Fighting Bulk Surveillance
During Bitcoin Wednesday on 1 November 2017, we’ll hear from Nina Boelsums and Luca van der Kamp, two of the students who successfully staged the Sleepwet.nl campaign for a national referendum against the Dutch Intelligence and Security Services Act 34 588. With the support of several NGOs, including Amnesty International, Nina, Luca and her team collected over 400,000 signatures passing the threshold for the national referendum which will be held during the municipal elections on 21 March, 2018.
This amendment to the Intelligence and Security Services Act 2002 (WiV) passed both houses of Dutch parliament on February and July 2017, and will go into force on 1 January 2018. Because technology has developed very rapidly since 2002, the old law needed to be updated. However, aside from justified updates, the new act dramatically increases the capacities of the Dutch intelligence services. For example, it allows:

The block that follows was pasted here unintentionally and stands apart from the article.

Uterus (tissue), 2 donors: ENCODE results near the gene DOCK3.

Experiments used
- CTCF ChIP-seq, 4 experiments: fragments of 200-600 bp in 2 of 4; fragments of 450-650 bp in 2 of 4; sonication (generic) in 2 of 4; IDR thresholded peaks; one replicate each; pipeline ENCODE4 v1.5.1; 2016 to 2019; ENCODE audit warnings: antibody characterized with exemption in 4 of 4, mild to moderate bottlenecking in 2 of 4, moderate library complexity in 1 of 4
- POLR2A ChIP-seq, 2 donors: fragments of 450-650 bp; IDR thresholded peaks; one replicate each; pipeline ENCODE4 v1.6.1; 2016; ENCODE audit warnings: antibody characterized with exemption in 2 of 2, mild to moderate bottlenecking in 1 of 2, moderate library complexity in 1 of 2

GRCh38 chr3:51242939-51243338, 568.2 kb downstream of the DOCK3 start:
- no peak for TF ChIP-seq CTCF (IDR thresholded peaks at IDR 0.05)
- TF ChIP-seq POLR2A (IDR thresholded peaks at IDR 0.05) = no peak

- Bulk surveillance, the untargetted monitoring of communications on a massive scale;
- Mass storage of the gathered information for up to three years;
- Hacking of organizations and individuals, whether or not they are targets of an investigation;
- Collection and permanent storage of anyone’s DNA profiles in a secret database; and
- Exchange of this data with foreign agencies, including those of oppressive regimes.
Nina and Luca write, “We would like to discuss our concerns with the renewed law, its impact on our human rights, and the harm it can bring to our free and democratic society.”
Nina Boelsums studies Industrial Design with a focus on the impact of new digital technologies on society. Luca van der Kamp has a degree in Computer Science and is currently studying logic, computability and complexity theory.